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Trait humor and longevity: do comics have the last laugh?
Health Psychol. 1992; 11(4):262-6.HP

Abstract

Four sets of biographical data were analyzed in order to test the hypothesis that the ability to generate humor is associated with longevity. Although steps were taken to ensure that tests had high levels of statistical power, analyses provided very little support for the idea that individuals with a well-developed sense of humor live longer than serious writers and other entertainers. In addition, a subsidiary analysis revealed that those in the business of entertaining others died at an earlier age than those in other lines of endeavor. These findings suggest that researchers should turn their attention from trait humor to the effects of humorous material.

Authors+Show Affiliations

Department of Psychology, Florida International University, North Miami 33181.

Pub Type(s)

Journal Article

Language

eng

PubMed ID

1396495

Citation

Rotton, J. "Trait Humor and Longevity: Do Comics Have the Last Laugh?" Health Psychology : Official Journal of the Division of Health Psychology, American Psychological Association, vol. 11, no. 4, 1992, pp. 262-6.
Rotton J. Trait humor and longevity: do comics have the last laugh? Health Psychol. 1992;11(4):262-6.
Rotton, J. (1992). Trait humor and longevity: do comics have the last laugh? Health Psychology : Official Journal of the Division of Health Psychology, American Psychological Association, 11(4), 262-6.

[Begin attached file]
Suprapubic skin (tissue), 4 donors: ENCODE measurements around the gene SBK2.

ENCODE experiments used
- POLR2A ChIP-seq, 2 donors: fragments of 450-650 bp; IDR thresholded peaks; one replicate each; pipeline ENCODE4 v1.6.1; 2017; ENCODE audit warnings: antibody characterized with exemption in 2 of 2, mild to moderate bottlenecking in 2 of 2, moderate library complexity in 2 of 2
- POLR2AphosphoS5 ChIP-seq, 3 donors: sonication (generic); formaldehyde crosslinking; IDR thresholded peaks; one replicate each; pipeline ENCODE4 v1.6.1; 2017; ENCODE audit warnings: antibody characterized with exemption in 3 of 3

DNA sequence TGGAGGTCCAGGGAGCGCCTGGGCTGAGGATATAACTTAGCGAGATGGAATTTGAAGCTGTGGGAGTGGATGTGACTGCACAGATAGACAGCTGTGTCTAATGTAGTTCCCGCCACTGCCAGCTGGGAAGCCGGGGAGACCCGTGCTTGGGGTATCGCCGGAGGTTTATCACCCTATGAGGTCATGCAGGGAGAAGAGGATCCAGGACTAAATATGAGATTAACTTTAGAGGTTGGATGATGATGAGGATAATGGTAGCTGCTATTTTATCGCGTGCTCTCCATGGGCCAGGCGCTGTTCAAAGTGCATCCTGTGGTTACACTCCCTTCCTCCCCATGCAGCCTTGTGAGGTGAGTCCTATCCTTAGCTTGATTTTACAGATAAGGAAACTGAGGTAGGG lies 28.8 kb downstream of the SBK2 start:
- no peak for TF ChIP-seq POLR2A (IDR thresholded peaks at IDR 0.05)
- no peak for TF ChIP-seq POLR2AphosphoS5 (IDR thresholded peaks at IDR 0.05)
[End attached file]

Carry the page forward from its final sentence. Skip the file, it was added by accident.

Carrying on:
Rotton J. Trait Humor and Longevity: Do Comics Have the Last Laugh. Health Psychol. 1992;11(4):262-6. PubMed PMID: 1396495.
* Article titles in AMA citation format should be in sentence-case
TY - JOUR T1 - Trait humor and longevity: do comics have the last laugh? A1 - Rotton,J, PY - 1992/1/1/pubmed PY - 1992/1/1/medline PY - 1992/1/1/entrez SP - 262 EP - 6 JF - Health psychology : official journal of the Division of Health Psychology, American Psychological Association JO - Health Psychol VL - 11 IS - 4 N2 - Four sets of biographical data were analyzed in order to test the hypothesis that the ability to generate humor is associated with longevity. Although steps were taken to ensure that tests had high levels of statistical power, analyses provided very little support for the idea that individuals with a well-developed sense of humor live longer than serious writers and other entertainers. In addition, a subsidiary analysis revealed that those in the business of entertaining others died at an earlier age than those in other lines of endeavor. These findings suggest that researchers should turn their attention from trait humor to the effects of humorous material. SN - 0278-6133 UR - https://www.unboundmedicine.com/medline/citation/1396495/Trait_humor_and_longevity:_do_comics_have_the_last_laugh L2 - http://ovidsp.ovid.com/ovidweb.cgi?T=JS&PAGE=linkout&SEARCH=1396495.ui DB - PRIME DP - Unbound Medicine ER -